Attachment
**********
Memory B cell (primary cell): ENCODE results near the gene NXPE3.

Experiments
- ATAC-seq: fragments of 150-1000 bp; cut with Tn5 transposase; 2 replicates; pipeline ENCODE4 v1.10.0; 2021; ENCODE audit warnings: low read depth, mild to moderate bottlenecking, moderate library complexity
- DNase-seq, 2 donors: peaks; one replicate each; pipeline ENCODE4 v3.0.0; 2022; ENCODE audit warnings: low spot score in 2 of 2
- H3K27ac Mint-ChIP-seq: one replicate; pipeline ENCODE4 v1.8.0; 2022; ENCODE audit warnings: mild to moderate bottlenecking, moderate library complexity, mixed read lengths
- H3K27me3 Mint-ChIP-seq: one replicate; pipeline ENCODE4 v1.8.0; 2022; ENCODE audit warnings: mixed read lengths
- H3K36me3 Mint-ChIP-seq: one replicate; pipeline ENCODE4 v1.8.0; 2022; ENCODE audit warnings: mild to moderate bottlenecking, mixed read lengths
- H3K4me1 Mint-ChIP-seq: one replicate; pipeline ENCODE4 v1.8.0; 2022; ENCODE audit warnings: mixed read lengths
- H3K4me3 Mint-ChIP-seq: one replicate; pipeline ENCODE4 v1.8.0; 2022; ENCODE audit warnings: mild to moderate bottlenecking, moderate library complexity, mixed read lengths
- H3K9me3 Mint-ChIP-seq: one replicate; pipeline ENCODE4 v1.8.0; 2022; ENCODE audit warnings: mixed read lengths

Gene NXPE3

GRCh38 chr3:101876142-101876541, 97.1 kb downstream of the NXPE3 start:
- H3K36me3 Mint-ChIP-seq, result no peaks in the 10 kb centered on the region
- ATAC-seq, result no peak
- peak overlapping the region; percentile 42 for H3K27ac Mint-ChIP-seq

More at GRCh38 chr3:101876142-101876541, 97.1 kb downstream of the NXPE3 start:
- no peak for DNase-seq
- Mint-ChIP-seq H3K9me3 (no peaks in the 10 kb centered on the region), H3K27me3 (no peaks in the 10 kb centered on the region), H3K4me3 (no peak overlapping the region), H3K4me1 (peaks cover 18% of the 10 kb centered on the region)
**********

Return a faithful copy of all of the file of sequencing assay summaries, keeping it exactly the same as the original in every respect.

Memory B cell (primary cell): ENCODE results near the gene NXPE3.

Experiments
- ATAC-seq: fragments of 150-1000 bp; cut with Tn5 transposase; 2 replicates; pipeline ENCODE4 v1.10.0; 2021; ENCODE audit warnings: low read depth, mild to moderate bottlenecking, moderate library complexity
- DNase-seq, 2 donors: peaks; one replicate each; pipeline ENCODE4 v3.0.0; 2022; ENCODE audit warnings: low spot score in 2 of 2
- H3K27ac Mint-ChIP-seq: one replicate; pipeline ENCODE4 v1.8.0; 2022; ENCODE audit warnings: mild to moderate bottlenecking, moderate library complexity, mixed read lengths
- H3K27me3 Mint-ChIP-seq: one replicate; pipeline ENCODE4 v1.8.0; 2022; ENCODE audit warnings: mixed read lengths
- H3K36me3 Mint-ChIP-seq: one replicate; pipeline ENCODE4 v1.8.0; 2022; ENCODE audit warnings: mild to moderate bottlenecking, mixed read lengths
- H3K4me1 Mint-ChIP-seq: one replicate; pipeline ENCODE4 v1.8.0; 2022; ENCODE audit warnings: mixed read lengths
- H3K4me3 Mint-ChIP-seq: one replicate; pipeline ENCODE4 v1.8.0; 2022; ENCODE audit warnings: mild to moderate bottlenecking, moderate library complexity, mixed read lengths
- H3K9me3 Mint-ChIP-seq: one replicate; pipeline ENCODE4 v1.8.0; 2022; ENCODE audit warnings: mixed read lengths

Gene NXPE3

GRCh38 chr3:101876142-101876541, 97.1 kb downstream of the NXPE3 start:
- H3K36me3 Mint-ChIP-seq, result no peaks in the 10 kb centered on the region
- ATAC-seq, result no peak
- peak overlapping the region; percentile 42 for H3K27ac Mint-ChIP-seq

More at GRCh38 chr3:101876142-101876541, 97.1 kb downstream of the NXPE3 start:
- no peak for DNase-seq
- Mint-ChIP-seq H3K9me3 (no peaks in the 10 kb centered on the region), H3K27me3 (no peaks in the 10 kb centered on the region), H3K4me3 (no peak overlapping the region), H3K4me1 (peaks cover 18% of the 10 kb centered on the region)